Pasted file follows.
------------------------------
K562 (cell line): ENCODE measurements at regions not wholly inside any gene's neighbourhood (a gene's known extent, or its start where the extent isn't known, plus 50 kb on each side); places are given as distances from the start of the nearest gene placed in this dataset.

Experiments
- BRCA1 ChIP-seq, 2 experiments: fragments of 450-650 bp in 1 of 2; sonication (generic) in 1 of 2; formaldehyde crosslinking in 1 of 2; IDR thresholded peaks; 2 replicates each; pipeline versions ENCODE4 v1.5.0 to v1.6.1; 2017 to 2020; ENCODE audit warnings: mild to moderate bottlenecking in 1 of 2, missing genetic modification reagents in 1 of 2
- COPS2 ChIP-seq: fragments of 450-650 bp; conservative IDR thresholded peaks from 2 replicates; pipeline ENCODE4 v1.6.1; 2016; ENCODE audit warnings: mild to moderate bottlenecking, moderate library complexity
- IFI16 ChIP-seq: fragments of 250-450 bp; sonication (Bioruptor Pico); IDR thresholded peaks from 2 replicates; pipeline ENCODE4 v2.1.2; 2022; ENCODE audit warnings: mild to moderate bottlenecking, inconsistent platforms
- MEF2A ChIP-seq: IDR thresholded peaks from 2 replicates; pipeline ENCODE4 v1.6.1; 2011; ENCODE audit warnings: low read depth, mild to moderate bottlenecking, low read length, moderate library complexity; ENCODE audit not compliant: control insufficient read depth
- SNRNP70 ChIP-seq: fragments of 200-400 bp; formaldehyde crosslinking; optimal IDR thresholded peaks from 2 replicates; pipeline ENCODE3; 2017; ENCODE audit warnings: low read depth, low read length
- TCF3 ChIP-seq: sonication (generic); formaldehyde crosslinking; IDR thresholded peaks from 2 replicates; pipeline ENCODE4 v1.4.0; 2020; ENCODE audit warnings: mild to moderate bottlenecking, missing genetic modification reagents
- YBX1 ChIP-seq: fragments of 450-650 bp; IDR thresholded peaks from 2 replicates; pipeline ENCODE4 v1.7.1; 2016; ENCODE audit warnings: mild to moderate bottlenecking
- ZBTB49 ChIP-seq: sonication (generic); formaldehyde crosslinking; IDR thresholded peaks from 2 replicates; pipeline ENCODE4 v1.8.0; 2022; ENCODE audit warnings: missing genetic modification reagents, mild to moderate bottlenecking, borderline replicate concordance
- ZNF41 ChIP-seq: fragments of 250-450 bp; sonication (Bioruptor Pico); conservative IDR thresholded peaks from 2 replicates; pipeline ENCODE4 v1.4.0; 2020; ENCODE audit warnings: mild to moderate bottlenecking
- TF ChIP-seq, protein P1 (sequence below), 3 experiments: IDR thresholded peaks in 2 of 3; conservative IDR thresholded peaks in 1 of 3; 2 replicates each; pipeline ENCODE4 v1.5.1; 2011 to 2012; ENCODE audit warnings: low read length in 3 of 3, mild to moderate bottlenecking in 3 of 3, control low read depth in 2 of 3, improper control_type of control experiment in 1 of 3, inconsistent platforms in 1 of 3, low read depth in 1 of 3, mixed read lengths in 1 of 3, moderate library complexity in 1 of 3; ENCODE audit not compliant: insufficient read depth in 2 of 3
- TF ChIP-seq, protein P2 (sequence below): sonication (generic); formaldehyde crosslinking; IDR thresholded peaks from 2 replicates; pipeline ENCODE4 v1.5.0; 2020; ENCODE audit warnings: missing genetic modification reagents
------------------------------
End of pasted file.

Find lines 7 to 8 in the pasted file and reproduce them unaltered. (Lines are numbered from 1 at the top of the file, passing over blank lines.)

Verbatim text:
- SNRNP70 ChIP-seq: fragments of 200-400 bp; formaldehyde crosslinking; optimal IDR thresholded peaks from 2 replicates; pipeline ENCODE3; 2017; ENCODE audit warnings: low read depth, low read length
- TCF3 ChIP-seq: sonication (generic); formaldehyde crosslinking; IDR thresholded peaks from 2 replicates; pipeline ENCODE4 v1.4.0; 2020; ENCODE audit warnings: mild to moderate bottlenecking, missing genetic modification reagents